NYC’s Green New Deal Targets Construction Industry, Bans Inefficient Glass-Walled Buildings

There’s no doubt that pop culture shapes the way people think, especially when it comes to interest in certain activities.  The narrative for the past few years in the construction industry has been that there is a workforce shortage…that young people aren’t interested in working in construction.  It’s no secret that kids love cartoons, though.

On Thursday, April 18th, the New York City Council passed what they are calling “NYC’s Green New Deal,” which legislators hope will greatly reduce the city’s greenhouse gas emissions.  In order to achieve those results, several mandates included in the legislation will have major effects on the construction and real estate industries.

NYC Mayor Bill de Blasio outlined the Green New Deal policies in a document called “OneNYC 2050: Building a Strong and Fair City.” The plan expects a 40% reduction in greenhouse gases by 2030 compared to their baseline from 2005 and expect to reach full carbon neutrality by 2050.

A major change that will have a large effect on both construction and real estate is the plan to ban all-glass facades in new construction, unless they can prove to meet strict performance guidelines. This will cause quite the shake-up in the standard design of tall structures, which NYC is famous for.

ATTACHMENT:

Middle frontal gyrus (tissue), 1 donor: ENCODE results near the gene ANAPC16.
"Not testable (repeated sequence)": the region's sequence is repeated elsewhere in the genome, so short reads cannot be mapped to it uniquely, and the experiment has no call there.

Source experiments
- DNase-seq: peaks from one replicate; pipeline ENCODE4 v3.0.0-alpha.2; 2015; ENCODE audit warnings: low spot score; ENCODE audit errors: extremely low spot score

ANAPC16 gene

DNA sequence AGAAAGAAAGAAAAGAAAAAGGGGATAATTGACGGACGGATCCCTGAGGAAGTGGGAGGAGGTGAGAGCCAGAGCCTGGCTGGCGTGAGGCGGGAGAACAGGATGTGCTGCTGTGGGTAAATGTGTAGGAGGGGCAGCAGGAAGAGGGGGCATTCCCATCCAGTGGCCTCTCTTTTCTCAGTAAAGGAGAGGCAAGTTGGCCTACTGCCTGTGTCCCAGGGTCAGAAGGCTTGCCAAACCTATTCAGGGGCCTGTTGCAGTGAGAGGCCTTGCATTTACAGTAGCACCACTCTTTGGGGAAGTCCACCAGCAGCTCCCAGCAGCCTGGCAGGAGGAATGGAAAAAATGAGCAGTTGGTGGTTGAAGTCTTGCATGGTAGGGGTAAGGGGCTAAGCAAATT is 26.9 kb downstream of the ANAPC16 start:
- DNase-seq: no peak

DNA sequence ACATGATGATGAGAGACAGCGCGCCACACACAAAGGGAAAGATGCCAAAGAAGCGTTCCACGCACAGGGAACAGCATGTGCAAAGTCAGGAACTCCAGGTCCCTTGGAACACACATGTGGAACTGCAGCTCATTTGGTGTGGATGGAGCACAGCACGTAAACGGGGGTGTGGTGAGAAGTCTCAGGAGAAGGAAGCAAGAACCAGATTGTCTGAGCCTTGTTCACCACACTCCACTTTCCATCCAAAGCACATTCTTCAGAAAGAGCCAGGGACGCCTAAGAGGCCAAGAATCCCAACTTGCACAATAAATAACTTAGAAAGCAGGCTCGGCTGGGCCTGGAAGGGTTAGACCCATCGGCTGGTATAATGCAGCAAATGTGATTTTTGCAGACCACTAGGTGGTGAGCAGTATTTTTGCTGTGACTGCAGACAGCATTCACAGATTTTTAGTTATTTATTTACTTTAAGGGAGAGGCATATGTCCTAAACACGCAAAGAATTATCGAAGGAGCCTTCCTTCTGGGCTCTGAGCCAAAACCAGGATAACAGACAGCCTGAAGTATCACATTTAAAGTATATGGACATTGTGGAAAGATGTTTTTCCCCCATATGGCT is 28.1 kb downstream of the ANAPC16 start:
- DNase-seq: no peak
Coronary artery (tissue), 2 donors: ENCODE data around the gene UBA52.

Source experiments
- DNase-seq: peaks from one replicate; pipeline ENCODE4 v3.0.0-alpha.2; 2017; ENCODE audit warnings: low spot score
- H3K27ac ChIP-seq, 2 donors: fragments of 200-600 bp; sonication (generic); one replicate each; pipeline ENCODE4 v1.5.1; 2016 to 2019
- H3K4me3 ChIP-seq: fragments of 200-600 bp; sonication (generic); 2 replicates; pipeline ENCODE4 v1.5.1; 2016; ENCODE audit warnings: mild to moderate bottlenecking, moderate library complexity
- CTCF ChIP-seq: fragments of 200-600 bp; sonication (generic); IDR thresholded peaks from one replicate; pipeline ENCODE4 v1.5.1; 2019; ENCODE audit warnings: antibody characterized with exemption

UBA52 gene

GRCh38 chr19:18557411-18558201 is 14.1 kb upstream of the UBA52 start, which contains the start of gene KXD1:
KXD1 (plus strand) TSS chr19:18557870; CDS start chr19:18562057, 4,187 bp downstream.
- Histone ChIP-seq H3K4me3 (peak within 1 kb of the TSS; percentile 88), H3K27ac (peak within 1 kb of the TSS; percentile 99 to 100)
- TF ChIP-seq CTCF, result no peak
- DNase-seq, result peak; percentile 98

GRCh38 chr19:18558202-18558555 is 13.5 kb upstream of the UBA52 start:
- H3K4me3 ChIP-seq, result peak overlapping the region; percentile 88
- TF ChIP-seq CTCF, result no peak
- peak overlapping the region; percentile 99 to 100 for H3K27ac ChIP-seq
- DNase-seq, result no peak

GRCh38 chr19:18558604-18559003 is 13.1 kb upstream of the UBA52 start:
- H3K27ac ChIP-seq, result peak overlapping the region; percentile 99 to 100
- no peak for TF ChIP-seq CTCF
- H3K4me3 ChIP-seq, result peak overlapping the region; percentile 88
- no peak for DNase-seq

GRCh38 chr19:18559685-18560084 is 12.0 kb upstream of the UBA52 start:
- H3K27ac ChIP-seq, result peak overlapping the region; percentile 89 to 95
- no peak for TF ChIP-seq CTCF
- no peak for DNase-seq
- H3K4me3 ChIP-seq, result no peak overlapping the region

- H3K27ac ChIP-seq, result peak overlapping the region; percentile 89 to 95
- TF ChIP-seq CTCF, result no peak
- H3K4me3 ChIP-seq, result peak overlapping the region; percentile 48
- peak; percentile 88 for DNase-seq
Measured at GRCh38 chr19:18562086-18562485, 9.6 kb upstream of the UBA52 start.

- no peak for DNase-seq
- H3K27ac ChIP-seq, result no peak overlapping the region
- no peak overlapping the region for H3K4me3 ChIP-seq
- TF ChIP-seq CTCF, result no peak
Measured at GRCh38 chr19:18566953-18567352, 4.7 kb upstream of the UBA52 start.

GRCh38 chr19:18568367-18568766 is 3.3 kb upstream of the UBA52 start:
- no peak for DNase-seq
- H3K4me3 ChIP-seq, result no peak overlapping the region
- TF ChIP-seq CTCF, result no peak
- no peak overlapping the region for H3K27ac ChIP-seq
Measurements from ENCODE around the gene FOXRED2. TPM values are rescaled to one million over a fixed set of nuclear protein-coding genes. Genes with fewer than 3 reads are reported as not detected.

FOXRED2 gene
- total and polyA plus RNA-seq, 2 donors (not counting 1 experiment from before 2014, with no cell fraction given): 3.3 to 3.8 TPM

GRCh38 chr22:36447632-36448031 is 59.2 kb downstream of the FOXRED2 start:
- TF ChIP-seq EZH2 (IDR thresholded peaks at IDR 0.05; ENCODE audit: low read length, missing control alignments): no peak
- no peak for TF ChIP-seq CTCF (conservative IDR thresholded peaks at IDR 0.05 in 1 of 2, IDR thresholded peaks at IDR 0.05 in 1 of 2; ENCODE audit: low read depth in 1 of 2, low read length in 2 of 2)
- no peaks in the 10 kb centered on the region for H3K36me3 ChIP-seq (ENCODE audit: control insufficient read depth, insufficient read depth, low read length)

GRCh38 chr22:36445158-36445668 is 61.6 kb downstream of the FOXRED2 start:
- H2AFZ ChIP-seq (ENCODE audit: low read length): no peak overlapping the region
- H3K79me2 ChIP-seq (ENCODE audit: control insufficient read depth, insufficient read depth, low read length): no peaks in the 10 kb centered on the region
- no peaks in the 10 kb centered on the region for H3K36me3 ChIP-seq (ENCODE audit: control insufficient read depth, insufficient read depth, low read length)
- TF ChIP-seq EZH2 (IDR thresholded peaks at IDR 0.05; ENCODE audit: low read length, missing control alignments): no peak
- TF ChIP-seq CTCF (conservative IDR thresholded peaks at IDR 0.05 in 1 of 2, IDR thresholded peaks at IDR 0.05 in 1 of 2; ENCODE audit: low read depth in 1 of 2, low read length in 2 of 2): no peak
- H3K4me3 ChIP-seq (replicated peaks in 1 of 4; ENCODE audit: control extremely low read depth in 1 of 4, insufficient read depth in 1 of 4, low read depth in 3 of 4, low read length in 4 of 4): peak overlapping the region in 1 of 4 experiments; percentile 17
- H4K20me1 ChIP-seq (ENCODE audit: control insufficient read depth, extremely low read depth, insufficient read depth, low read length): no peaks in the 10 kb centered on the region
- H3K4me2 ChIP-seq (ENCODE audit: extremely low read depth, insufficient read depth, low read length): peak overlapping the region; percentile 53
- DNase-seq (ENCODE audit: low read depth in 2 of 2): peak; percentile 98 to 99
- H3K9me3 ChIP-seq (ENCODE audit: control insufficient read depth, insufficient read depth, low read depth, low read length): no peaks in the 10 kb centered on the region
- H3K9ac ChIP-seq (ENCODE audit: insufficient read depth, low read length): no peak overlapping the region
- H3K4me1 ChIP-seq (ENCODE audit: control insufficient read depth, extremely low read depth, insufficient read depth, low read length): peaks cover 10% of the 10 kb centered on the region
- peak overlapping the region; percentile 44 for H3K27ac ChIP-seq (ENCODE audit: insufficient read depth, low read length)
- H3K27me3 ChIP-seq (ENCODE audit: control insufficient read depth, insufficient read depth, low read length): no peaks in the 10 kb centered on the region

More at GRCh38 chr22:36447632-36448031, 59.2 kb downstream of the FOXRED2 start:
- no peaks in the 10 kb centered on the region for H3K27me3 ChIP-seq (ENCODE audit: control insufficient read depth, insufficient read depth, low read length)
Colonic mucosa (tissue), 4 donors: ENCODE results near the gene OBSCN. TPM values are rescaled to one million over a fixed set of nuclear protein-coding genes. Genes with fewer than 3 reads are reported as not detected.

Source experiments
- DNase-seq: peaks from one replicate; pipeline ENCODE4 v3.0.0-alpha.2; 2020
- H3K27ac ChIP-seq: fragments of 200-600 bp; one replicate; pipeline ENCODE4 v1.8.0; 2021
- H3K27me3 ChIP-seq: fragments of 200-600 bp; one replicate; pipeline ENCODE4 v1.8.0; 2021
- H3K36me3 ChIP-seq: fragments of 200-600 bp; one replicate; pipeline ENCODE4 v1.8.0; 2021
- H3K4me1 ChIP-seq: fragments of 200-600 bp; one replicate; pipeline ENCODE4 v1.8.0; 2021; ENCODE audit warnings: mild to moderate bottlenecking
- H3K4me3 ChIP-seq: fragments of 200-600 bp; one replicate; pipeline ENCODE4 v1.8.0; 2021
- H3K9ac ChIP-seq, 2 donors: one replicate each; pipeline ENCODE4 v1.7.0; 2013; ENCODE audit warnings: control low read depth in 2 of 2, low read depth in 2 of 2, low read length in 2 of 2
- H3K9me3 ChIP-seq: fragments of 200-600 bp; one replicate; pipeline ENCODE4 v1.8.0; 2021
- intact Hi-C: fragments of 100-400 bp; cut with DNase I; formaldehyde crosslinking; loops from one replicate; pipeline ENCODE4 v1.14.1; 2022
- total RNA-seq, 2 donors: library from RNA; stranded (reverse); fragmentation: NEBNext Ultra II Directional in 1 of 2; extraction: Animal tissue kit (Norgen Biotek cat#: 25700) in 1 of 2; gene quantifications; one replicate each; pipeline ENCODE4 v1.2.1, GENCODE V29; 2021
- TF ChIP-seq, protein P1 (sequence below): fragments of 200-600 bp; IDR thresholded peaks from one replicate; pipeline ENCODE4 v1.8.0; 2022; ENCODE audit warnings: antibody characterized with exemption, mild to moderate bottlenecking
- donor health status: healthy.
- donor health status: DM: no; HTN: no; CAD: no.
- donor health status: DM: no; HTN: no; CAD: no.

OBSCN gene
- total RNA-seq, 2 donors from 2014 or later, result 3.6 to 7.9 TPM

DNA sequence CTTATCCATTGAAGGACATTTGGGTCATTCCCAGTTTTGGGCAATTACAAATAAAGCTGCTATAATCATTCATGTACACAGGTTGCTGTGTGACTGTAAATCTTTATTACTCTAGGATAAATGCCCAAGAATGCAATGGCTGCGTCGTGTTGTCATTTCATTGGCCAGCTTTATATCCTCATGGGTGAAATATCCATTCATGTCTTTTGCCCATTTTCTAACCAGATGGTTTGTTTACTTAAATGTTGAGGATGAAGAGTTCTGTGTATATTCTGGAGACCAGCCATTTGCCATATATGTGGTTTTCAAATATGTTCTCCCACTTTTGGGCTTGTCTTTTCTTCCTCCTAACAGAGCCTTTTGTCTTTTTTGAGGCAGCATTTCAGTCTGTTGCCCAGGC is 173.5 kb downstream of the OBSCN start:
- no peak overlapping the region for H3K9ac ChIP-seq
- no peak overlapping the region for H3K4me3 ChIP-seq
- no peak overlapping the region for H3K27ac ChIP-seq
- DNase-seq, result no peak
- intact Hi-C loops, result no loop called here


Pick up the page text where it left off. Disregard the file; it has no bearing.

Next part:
According to CNBC, the Real Estate Board of New York is pushing back against the all-glass building ban, saying that it will discourage development of taller, dense buildings.  They also contend that the many exemptions will not help reduce the emissions and create a much larger burden for a smaller amount of developers.

The deal isn’t necessarily bad news for the construction industry, as all existing buildings 25,000 square feet in area or larger will need to make efficiency upgrades to lower their energy usage.  There are currently roughly 50,000 buildings in the city that will be affected, creating retrofit and other renovation opportunities for many contractors in the area.

Other initiatives include installing 1 million square feet of a heat reducing rooftop coating, enhancing infrastructure to allow for better walkability and accessibility, upgrading city bridges and other facilities, among others.

“The laws and investments of New York City's Green New Deal will directly confront income inequality, generating tens of thousands of good-paying jobs retrofitting buildings and expanding renewable energy,” explains the press release on the Green New Deal.

Full story: Action on Global Warming: NYC's Green New Deal |